The judge in the Wit case found that UBH implemented guidelines which did not comply with any applicable standards of care, that UBH sought the input of their accounting department to lessen the benefits they would be forced to pay and they acted in bad faith toward the persons, their insureds, with whom they have an absolute duty of good faith and fair dealing.

Assuming the court grants Plaintiffs’ request for remedies, a Special Master will be appointed to create treatment guidelines with which UBH will be forced to adhere. UBH will be forced to comply with those standards of care. Its employees involved in the claims process, from the lowest claims reviewer to its management staff to its outside peer review doctors will all be required to be retrained by a Special Master regarding those guidelines, ERISA and bad faith refusal to comply with ERISA. Its accounting and finance departments will be banned from having any input. This Special Master will oversee the claims process and the guidelines. UBH will be prohibited from utilizing its former, unfair and biased guidelines. And the eating disorder industry has been shut out from drafting those guidelines.  

The rules will be changed. Fairness and equity will be mandated. And the class members, the people insured by UBH will finally receive what they have been paying for; fair, objective insurance benefits.

There will be literally hundreds, if not thousands of eating disorder claims resubmitted by the 50,000 plus class members. (Recall the daughter of one of the named plaintiffs suffers from eating disorders and was denied admission to Monte Nido) And yet, no eating disorder specific guidelines will be utilized in assessing eating disorder claims. And why is that?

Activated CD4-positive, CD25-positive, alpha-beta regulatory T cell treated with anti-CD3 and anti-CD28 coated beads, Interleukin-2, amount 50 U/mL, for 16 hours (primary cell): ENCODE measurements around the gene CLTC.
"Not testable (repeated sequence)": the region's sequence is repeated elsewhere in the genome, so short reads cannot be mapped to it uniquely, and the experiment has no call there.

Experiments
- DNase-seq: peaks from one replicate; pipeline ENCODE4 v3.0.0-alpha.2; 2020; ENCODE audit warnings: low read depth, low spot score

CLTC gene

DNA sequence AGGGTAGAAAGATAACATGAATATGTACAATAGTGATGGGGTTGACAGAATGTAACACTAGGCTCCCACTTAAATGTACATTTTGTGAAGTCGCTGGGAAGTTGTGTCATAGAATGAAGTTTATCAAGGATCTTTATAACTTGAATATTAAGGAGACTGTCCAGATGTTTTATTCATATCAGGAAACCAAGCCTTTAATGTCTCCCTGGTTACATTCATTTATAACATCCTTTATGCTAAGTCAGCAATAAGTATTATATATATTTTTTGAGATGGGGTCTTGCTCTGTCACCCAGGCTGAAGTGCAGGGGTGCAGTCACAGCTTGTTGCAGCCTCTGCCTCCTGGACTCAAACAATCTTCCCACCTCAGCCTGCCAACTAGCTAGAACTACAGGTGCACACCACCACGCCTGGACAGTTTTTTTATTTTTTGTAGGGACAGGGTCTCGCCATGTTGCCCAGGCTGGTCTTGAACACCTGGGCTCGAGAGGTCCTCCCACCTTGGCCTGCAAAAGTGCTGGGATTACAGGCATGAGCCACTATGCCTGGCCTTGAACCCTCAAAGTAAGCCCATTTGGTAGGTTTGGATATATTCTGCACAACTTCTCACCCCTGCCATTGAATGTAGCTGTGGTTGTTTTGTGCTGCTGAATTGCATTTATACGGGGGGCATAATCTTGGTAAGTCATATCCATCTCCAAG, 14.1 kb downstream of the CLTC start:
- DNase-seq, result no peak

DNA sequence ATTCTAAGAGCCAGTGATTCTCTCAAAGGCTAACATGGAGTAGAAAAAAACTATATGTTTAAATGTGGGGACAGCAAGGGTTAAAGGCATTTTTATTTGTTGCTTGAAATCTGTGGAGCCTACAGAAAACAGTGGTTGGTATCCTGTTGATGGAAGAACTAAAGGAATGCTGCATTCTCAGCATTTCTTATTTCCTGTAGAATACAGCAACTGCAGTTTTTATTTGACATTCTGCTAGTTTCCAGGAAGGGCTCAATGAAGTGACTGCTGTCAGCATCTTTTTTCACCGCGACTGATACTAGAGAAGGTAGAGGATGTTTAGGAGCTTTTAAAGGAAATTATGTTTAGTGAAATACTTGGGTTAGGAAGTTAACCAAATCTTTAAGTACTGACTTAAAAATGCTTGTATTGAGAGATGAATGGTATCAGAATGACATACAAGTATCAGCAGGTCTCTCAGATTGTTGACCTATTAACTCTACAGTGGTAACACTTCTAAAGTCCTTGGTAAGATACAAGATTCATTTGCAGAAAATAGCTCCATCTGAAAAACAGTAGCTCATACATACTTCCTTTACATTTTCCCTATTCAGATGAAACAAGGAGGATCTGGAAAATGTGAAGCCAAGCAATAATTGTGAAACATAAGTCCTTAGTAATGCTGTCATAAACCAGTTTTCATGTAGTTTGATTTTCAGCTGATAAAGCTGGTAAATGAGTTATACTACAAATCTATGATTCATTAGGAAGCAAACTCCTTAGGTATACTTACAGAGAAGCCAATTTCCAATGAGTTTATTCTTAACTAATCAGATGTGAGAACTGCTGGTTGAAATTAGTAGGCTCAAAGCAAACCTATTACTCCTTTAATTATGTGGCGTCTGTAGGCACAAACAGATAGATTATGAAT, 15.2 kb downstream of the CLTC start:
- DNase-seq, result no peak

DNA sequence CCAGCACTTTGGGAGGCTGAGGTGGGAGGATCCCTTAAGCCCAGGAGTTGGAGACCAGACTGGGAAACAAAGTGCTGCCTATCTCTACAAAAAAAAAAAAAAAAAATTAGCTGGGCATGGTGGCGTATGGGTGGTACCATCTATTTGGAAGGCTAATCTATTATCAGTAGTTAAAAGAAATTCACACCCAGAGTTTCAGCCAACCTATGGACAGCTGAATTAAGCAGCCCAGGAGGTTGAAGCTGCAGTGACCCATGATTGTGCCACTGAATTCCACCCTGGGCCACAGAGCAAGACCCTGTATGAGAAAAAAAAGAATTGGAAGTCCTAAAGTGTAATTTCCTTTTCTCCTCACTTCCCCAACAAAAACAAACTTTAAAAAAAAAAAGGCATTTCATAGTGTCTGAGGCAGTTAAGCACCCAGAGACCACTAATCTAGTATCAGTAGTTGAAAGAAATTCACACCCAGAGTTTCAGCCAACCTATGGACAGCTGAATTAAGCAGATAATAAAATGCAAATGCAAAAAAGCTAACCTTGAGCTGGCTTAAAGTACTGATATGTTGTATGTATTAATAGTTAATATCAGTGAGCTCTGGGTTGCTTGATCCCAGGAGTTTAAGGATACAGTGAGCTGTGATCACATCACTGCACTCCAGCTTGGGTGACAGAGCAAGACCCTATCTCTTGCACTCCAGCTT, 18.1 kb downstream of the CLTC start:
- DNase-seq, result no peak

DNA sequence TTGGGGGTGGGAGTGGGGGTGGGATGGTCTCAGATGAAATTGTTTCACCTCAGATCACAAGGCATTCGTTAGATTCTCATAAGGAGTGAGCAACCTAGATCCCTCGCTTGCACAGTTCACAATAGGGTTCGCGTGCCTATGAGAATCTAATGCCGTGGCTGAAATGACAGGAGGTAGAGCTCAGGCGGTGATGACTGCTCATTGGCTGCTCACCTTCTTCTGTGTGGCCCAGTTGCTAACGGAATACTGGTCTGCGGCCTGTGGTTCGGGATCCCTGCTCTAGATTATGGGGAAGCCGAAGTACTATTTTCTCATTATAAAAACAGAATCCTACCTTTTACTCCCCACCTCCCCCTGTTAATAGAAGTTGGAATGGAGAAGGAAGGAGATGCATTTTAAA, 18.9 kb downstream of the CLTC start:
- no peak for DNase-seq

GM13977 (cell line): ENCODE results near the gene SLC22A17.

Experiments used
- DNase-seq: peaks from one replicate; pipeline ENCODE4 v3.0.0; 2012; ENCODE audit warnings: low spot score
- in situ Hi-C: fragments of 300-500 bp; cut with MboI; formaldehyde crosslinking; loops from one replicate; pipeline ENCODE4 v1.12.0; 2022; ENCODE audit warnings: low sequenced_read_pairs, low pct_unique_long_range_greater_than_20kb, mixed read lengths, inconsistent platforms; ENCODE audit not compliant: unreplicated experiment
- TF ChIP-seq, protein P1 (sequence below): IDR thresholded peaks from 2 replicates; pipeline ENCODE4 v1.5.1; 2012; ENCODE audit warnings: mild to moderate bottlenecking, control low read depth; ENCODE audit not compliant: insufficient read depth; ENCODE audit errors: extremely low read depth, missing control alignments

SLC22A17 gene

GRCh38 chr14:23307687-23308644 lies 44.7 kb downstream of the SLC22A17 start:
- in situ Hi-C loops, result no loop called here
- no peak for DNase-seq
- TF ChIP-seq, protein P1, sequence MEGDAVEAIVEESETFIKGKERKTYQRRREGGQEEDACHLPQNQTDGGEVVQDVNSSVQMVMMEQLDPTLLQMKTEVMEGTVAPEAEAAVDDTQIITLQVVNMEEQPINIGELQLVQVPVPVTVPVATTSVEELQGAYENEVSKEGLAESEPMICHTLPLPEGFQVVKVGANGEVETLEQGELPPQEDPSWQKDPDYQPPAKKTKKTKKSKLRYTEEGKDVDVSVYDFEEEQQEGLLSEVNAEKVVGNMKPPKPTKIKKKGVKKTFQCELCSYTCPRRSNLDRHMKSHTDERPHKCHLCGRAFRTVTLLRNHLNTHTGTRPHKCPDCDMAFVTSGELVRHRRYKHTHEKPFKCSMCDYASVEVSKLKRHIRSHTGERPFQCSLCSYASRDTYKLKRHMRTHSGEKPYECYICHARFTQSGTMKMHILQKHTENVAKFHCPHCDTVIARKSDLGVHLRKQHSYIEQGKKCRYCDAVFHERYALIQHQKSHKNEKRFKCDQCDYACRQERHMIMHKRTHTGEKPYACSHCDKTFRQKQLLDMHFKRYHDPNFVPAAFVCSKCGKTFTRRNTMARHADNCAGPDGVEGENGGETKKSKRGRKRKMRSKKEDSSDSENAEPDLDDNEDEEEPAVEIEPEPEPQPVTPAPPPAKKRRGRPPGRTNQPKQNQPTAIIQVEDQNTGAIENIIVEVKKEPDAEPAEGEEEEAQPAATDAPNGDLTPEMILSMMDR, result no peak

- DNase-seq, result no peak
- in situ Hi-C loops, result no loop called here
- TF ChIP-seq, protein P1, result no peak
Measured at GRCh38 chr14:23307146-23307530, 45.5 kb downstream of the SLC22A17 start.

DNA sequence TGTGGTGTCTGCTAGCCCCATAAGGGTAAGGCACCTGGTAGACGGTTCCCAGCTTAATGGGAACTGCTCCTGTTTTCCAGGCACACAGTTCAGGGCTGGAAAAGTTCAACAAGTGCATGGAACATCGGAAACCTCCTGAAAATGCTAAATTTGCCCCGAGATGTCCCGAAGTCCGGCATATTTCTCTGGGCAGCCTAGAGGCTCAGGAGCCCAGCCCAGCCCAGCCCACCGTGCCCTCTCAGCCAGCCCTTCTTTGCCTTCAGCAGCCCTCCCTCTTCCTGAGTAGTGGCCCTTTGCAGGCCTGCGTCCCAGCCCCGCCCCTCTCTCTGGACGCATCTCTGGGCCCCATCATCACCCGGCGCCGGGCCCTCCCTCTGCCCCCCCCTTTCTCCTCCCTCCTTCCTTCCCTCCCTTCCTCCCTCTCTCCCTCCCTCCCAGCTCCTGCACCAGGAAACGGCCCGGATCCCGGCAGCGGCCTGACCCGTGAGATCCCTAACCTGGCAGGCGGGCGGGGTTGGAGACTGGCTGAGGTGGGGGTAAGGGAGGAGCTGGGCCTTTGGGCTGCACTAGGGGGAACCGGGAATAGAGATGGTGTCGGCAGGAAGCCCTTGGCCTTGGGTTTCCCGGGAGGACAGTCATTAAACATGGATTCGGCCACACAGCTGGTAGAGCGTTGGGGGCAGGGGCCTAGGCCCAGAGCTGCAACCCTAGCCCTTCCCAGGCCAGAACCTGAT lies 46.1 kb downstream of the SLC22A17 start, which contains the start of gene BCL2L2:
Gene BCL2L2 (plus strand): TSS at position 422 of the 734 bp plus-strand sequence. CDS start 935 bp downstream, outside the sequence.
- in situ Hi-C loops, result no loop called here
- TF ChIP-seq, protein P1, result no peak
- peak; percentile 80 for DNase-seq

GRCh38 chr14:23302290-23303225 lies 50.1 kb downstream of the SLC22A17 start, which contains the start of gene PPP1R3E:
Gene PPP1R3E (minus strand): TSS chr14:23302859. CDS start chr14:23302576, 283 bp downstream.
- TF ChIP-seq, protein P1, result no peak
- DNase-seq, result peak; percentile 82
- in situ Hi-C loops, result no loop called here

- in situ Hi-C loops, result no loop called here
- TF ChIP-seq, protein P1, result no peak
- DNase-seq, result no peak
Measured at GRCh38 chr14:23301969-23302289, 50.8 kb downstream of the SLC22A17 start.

Because there ARE no eating disorder specific guidelines generated by the eating disorder industry which were looked upon as being authoritative enough to establish the applicable standard of care.

The eating disorder industry in the United States has not been able to collaborate and devise generally accepted, authoritative guidelines. Guidelines which establish generally accepted standards of care. Guidelines that could have been utilized in the Wit case. Guidelines that could have been imposed upon the largest provider of behavioral healthcare benefits in the United States. Guidelines that could have been utilized to battle insurance providers and to contradict their “toady” peer review doctors who unfairly deny requests for coverage. Guidelines that could have saved lives.

It is too late for the eating disorder industry with regard to the Wit case.

So, a Special Master will be tasked to do what the eating disorder industry has not been able to do in its entire existence, that is, to craft generally accepted eating disorder guidelines with which an insurance benefit provider will have to comply.